When gliadin enters your gut, your body experiences it as a threat. Your body reacts with an inflammatory immune response that inflames your gut lining and flattens and compromises your intestinal villi–a protective hair-like structure lining your gut. These factors result in intestinal permeability, AKA leaky gut. [4]


Within only 15 hours after consuming gluten, fragments of gliadin enter the bloodstream, speaking inflammatory damage to other body tissues.

Celiac disease and gluten sensitivity

Consuming gluten and other vegetables with lectins makes you more susceptible to gluten intolerance, less able to absorb nutrients, and more likely to get autoimmune and inflammatory diseases. 

Gluten & Gut Health


2. Red Kidney Beans

Red kidney beans are among the world’s highest lectin foods. They contain a type of lectin called phytohaemagglutinin that can cause red blood cells to clump together.

Haricot beans on canvas

Raw kidney beans contain 20,000–70,000 hau of lectins. Just five raw kidney beans can cause cramps and vomiting. 

Well-cooked (in a pressure cooker) kidney beans have fewer lectins–200-400 hau. Though this level of lectins is considered “safe” for healthy people, it is enough to cause problems for people with digestion issues like IBS [6]. 

It’s also important to consider that the effects of lectins and other plant toxins on the gut aren’t necessarily due to acute toxicity but to repeated chronic exposure over time. 

Beans are also high in carbs and fiber, which can contribute to intestinal dysbiosis–the imbalance of intestinal microorganisms. 

Lectins can damage health by binding to and causing lesions on the intestinal wall, amplifying the effects of oxalate and glycoalkaloids–other plant compounds which we’ll get to later. 

As we mentioned above, intestinal permeability allows harmful bacteria, sugars, and toxins, including lectins themselves to pass into the bloodstream where they travel to every part of the body, causing chronic inflammation.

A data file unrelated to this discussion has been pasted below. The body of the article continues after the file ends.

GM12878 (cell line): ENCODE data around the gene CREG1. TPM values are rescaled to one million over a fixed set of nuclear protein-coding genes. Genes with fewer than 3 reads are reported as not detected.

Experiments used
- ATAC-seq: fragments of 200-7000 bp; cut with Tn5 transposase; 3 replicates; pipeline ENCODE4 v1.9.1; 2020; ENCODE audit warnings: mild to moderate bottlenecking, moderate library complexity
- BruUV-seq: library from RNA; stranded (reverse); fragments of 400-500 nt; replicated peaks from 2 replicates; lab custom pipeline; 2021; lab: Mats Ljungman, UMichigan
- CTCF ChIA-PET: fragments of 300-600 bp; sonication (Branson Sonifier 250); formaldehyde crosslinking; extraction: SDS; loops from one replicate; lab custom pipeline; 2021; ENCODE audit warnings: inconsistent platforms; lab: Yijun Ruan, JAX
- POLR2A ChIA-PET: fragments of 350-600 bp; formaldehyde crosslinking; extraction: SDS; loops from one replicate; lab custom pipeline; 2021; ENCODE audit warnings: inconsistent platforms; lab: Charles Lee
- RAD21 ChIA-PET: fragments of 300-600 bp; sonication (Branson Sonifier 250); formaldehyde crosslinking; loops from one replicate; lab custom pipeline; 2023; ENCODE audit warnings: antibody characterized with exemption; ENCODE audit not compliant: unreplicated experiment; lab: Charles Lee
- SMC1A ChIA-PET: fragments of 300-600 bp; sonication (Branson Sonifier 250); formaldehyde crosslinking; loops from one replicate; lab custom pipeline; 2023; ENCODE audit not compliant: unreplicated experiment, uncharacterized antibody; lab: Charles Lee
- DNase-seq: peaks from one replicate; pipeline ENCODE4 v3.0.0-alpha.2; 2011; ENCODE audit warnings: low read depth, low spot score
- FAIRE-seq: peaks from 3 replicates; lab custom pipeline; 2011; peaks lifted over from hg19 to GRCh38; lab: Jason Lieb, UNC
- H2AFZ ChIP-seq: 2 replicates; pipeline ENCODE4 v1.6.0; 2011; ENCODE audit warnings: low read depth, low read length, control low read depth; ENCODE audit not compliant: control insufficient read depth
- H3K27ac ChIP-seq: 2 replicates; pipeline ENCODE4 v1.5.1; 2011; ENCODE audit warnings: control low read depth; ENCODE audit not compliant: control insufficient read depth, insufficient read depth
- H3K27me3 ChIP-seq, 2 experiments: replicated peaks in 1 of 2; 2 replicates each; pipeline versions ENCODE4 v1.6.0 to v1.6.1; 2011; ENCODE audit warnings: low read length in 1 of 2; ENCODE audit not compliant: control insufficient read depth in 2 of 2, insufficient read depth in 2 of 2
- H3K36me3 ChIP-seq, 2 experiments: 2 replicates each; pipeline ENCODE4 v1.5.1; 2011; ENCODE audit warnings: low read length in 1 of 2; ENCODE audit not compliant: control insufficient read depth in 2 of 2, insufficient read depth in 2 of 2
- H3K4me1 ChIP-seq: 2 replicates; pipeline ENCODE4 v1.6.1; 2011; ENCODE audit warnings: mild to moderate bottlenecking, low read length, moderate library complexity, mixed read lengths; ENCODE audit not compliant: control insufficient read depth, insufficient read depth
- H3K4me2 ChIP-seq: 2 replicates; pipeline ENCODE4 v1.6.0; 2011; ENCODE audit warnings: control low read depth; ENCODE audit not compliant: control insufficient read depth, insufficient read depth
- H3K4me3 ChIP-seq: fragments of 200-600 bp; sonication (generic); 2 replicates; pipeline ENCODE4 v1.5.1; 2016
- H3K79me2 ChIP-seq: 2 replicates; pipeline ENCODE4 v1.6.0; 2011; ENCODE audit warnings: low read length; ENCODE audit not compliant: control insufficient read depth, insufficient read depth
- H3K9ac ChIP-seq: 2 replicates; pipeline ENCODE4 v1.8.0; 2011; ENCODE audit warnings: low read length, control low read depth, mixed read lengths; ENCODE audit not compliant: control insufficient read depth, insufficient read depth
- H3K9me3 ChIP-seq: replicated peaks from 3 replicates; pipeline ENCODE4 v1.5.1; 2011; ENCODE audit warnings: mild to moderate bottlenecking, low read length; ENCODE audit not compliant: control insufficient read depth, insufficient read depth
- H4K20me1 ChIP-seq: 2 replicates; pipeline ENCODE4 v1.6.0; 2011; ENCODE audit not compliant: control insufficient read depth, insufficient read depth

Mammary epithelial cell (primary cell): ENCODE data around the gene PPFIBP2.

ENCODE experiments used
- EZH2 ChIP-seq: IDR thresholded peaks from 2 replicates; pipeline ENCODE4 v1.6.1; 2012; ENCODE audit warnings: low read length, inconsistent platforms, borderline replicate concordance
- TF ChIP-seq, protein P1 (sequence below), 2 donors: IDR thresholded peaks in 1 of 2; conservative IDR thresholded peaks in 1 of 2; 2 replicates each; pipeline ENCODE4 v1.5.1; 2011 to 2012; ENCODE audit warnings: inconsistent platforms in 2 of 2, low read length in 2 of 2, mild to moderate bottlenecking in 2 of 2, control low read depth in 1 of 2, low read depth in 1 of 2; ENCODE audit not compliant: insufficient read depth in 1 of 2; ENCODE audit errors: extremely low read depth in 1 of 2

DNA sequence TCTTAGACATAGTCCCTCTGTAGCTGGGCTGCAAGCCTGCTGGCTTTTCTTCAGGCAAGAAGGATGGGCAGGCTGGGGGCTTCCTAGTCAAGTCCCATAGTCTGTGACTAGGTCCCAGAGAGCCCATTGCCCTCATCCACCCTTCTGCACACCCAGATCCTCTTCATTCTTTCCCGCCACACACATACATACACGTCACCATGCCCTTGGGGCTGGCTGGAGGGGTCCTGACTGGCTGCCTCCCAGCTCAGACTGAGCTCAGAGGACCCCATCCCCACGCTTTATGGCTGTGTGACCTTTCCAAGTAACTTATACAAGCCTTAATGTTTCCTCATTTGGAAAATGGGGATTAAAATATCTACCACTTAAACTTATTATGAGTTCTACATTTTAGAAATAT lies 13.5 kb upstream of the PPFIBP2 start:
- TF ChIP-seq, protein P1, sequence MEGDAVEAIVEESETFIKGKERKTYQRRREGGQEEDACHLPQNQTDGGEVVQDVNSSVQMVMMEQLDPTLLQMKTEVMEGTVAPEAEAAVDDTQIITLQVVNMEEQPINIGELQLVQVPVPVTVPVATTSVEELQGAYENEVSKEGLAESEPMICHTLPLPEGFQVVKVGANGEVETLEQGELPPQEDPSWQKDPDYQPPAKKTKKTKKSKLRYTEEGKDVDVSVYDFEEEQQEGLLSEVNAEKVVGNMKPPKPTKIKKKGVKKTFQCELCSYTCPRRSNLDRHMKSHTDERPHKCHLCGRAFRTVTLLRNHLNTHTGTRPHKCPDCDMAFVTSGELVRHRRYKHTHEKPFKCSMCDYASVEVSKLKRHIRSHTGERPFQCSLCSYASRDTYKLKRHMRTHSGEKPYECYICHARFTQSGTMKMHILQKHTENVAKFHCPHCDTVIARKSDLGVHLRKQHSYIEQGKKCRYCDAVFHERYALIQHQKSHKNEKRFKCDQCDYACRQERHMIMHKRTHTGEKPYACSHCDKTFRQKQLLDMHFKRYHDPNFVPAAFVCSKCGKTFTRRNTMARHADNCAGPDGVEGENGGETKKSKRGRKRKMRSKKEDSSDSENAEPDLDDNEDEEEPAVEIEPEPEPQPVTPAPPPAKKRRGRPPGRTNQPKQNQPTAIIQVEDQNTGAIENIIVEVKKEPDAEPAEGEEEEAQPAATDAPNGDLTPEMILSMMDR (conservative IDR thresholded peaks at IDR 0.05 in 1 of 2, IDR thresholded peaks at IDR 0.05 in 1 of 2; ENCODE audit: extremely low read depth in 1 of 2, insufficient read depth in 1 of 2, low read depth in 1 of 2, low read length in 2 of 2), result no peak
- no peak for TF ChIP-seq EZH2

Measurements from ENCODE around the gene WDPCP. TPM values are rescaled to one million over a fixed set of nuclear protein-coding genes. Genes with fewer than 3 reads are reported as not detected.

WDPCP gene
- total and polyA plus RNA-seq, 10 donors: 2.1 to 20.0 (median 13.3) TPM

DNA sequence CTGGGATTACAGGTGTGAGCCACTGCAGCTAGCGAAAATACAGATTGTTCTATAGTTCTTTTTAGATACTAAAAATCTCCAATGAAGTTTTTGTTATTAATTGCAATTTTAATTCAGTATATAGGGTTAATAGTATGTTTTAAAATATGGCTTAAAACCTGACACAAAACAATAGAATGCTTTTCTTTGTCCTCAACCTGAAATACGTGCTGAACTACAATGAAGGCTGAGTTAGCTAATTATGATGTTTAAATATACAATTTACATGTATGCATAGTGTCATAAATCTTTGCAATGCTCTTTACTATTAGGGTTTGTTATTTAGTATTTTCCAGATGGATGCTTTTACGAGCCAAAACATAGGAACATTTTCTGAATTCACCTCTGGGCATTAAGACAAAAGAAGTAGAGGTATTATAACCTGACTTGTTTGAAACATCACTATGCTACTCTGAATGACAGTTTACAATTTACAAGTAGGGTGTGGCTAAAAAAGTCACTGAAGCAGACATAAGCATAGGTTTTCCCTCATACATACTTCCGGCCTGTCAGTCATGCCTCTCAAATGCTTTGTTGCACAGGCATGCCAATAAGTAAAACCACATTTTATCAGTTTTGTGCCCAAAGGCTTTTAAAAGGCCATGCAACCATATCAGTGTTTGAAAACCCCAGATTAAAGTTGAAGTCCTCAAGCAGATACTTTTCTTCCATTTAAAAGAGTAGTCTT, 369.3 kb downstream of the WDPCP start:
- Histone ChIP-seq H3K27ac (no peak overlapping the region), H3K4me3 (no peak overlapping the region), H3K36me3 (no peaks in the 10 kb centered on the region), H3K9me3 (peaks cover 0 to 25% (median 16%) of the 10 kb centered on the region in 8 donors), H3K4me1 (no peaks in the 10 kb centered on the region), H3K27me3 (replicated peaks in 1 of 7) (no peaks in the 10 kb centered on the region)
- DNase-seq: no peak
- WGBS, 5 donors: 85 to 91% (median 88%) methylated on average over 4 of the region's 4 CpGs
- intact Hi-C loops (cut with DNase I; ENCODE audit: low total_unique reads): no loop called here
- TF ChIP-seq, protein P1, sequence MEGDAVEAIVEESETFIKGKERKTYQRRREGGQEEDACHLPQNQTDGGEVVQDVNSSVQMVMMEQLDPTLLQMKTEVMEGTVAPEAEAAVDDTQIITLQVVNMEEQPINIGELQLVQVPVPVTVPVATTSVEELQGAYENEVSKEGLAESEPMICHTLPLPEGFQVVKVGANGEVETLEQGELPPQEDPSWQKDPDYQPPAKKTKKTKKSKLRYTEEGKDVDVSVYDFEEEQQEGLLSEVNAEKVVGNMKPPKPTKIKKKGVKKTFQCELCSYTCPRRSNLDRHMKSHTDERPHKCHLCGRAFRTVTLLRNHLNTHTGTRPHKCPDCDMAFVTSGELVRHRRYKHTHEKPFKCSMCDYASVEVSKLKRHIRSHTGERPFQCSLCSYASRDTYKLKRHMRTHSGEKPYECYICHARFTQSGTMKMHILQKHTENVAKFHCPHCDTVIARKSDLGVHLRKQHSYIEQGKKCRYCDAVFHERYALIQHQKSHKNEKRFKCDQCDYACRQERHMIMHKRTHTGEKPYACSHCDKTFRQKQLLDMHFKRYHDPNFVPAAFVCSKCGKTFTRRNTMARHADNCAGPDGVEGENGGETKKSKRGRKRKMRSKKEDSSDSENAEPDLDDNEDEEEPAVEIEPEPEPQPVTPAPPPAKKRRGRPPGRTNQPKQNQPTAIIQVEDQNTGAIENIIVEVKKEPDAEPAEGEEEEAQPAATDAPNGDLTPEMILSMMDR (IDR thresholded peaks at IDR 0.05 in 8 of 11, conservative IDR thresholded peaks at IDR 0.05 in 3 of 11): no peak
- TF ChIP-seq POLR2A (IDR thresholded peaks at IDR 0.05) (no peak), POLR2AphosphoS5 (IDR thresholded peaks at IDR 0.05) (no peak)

Damage from lectins to the gut can reduce you ability to absorb protein, fat, and vitamin B12, which increases your risk of inflammatory bowel disease. [31]

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3. Corn

Like most other grains, corn has a high lectin count.

Aflatoxin poisonous carcinogens in harvested corn kernels detected by scientist, conceptual image

Corn accounts for around 60% of the world’s food production. Yet many people eat corn that is minimally cooked, allowing the lectins to pass into the gut. 

With repeated exposure over time, lectins can attach to insulin receptors leading to insulin resistance, high blood pressure, inflammation, and type 2 diabetes [20][21][22]

Corn is also high in toxic substances called aflatoxins that can harm the gut.

4. Peanuts

bag of peanuts for a keto diet

In many foods, heat can substantially degrade lectins. But in peanuts, the lectins are particularly heat resistant. 

One study found lectins in the bloodstream of groups of people ate both roasted and raw peanuts. [8]   This same study also found that lectins from peanuts had crossed the intestinal barrier and entered the bloodstream, signifying intestinal permeability or leaky gut. 

In test-tube studies, peanut lectins have been shown to increase the growth of cancer cells. [9]

On the other hand, peanuts can provide antioxidants linking them to a reduced risk of heart disease and gallstones [9][10][11]. 

However, there are better antioxidant source including eggs and many orange-hued seafoods.

5. Brussels Sprouts

Brussels sprouts and fellow cruciferous vegetables, including cabbage, and broccoli, contain a type of carbohydrate called raffinose.